Whether you’re a busy recruiter or a hiring manager, bringing on the right people takes creativity, resourcefulness and (sometimes) a little luck. Candidates may have their hard skills locked, but what about things like team spirit, or conflict resolution?
Work, at its core, is a social endeavor. Most of us have to interact with colleagues, clients or customers. And all the AI in the world isn’t going to change that: a recent Deloitte 2018 Global Human Capital Trends study shows there’s still high demand for complex problem solving, cognitive abilities and social skills.
Trouble is, while it’s relatively straightforward to screen for hard skills, how do you assess for things like empathy? This can pose a challenge to even the most experienced interviewers, although it’s the soft skills that which can be most crucial to a candidate’s post-hire performance. Let’s take a look at some ways to tackle this.
What are they?
Everyone has some idea of what soft skills are. Some call them interpersonal or people skills.
Soft skills are attitudes and behaviors that translate into how we are at work and how easily we interact with others.
They can help improve productivity and strengthen communication. Vetting for soft skills helps crystallize an employee’s fit into company culture. And a unique mix of these traits among employees can help diversify and enrich the organization.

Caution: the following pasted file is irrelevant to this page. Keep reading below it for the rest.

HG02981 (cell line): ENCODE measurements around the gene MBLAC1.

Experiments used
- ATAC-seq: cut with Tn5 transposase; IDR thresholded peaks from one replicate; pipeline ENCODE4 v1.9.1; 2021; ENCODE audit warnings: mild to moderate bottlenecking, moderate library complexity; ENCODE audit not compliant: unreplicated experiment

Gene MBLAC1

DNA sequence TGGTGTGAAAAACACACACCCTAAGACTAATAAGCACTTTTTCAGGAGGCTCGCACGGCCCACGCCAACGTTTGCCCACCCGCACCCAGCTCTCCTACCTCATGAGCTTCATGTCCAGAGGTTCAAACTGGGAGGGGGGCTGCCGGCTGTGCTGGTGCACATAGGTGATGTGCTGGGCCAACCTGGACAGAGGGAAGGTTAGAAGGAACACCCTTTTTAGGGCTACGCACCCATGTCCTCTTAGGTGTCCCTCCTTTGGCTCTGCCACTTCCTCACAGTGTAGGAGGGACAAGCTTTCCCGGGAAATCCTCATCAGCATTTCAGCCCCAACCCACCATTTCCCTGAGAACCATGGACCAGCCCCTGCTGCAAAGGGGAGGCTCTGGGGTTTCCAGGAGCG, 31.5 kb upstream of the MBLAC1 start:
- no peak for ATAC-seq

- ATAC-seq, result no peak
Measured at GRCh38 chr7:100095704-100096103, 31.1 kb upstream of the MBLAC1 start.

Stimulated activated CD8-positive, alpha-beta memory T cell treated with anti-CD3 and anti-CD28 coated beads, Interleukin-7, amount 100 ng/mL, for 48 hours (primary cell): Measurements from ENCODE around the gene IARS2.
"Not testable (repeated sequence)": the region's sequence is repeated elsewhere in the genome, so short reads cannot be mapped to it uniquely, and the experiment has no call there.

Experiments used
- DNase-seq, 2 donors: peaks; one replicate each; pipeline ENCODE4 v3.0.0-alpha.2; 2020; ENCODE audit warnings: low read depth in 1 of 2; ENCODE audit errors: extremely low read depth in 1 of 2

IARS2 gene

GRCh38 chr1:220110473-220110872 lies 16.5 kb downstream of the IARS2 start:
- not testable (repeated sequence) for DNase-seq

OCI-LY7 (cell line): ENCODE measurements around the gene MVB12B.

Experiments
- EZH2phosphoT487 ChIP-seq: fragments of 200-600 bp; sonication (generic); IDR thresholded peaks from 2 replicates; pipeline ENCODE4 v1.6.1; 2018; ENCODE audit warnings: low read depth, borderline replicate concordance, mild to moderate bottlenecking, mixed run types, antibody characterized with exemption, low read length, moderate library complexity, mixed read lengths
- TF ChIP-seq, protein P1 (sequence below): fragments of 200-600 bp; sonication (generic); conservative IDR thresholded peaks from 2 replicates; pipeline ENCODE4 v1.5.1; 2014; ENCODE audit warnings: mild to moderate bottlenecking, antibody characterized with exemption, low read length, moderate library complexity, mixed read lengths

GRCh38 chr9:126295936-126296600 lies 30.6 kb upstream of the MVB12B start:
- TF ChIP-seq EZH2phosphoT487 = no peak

Here are just a few of those elusive soft skills you might want look for:
- Conflict resolution
- Critical thinking
- Problem solving
Communication, conflict resolution and problem solving help staffers address issues. Creativity and critical thinking help you find new solutions to challenges. Empathy and flexibility mean workers are easy to get along with. There are dozens more — from accountability to leadership to work ethic. So take some time to think about the soft skills needed for the jobs you’re looking to fill (our screening tool Indeed Assessments also has some modules related to soft skills that you may want to check out).
Asking for soft skills
It’s easy to ask for certain skills when advertising an open role, but how do you make sure people actually have them? When responding to job postings, candidates should address the soft skills you’re seeking by including examples in their cover letters and resumes.
Do they highlight instances of collaboration, or do they present themselves as unique super geniuses? If they highlight team spirit, that’s a good sign. If you ask for learning agility, do they highlight recent classes or certifications?
Here’s where cover letters can be especially interesting. Not everybody includes them these days, but they can still be useful as applicants have to describe what it is about the job that aligns with them as a person.
Of course, nobody is going to reply to your job ad stating that they hate people and are totally unreliable. To really drill into soft skills, you have to wait for the interview.
Interview for soft skills
Here’s the good news: You can…